Queensland Premier Annastacia Palaszczuk is pushing for a 50/50 funding split with the federal government to host the potential 2032 Brisbane Olympic Games.
On February 24, The International Olympic Committee (IOC) chose Brisbane as the preferred candidate for the 2032 Olympics. If following negotiations with the Games chiefs and the federal government goes well, Brisbane will become the third Australian city to hold an Olympic Games, after Melbourne in 1956 and Sydney in 2000.
The operating costs for an Olympic Games is about AUS$4.5 billion (US$3.45 billion), with the IOC contributing AUS$2.5 billion (US$1.94billion), approximately AUS$1 billion (US$777.5 million) from national sponsorship, and AUS$1 billion in ticketing, according to John Coates, the Australian Olympic Committee (AOC) Chief who notes that the Brisbane Games are expected to be much cheaper thanks to the IOC’s new requirements for host cities to use existing infrastructure where possible.
“That’s enough to pay for both the Olympic and the Paralympic Games without any call on the state or federal or local governments,” Coates said.
However, the premier’s decision to “essentially demolish” and redevelop the Gabba stadium as the main arena for the Games will cost an estimated AUS$1 billion. Located in a central position to the Queensland CBD, Gabba stadium has been used for sports like cricket and AFL for 126 years.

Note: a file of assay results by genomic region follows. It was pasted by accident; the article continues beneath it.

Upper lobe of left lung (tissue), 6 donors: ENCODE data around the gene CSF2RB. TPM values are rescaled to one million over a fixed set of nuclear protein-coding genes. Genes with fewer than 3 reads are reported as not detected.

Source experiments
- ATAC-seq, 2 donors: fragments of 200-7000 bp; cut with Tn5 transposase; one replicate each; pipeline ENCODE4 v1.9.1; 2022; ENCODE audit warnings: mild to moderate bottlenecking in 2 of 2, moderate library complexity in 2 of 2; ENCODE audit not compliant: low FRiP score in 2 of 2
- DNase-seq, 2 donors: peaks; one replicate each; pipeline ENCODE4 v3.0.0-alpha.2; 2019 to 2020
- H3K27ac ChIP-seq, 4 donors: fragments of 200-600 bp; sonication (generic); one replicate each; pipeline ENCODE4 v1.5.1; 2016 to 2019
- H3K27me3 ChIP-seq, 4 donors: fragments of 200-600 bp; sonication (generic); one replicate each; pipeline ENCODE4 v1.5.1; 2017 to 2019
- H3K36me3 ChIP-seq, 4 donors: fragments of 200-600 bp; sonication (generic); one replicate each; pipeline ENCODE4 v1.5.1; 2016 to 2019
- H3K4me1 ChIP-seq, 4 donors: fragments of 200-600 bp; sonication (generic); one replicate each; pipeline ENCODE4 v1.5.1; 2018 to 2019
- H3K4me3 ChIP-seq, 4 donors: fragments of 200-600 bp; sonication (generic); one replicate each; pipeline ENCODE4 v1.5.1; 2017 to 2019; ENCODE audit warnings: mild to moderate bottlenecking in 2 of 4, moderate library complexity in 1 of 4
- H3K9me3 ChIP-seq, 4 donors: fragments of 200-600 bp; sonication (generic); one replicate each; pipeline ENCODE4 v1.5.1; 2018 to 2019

“We’re asking for a 50/50 split [in funding] when it comes to what’s required for the Olympics,” Palaszczuk said, confirming that the state is negotiating with the federal government about the upgrade.
“We are actually going to lift this stadium,” she said. “There will not be a bad seat in the house.”
Rod McGeoch, the head of Sydney’s Olympics bid, told The Australian that the NSW government took on most of the infrastructure burden for the 2000 Olympic Games in Sydney.
“That didn’t happen in Sydney,” McGeoch said, referring to Palaszczuk’s request of a half and half funding split.
The federal government paid $150 million (US$116 million) for venues, facilities & infrastructure, and nearly $100 million (US$78 million) for events & coordination, according to a 2002 NSW government report (pdf) on the financial contribution to the Sydney 2000 Games. The NSW government spent around $1186 million (US$922 million) on construction and $1326 million (US$1031 million) for the event and coordination.
While Prime Minister Morrison has yet to respond to the Queensland premier, McGeoch said that Morrison’s background in tourism would make him recognize these activities benefit the whole nation.
“(The federal government has) given money to bids and conventions,” he told The Australian. “Whether she (Palaszczuk) can twist him (Morrison) into half, God only knows.”
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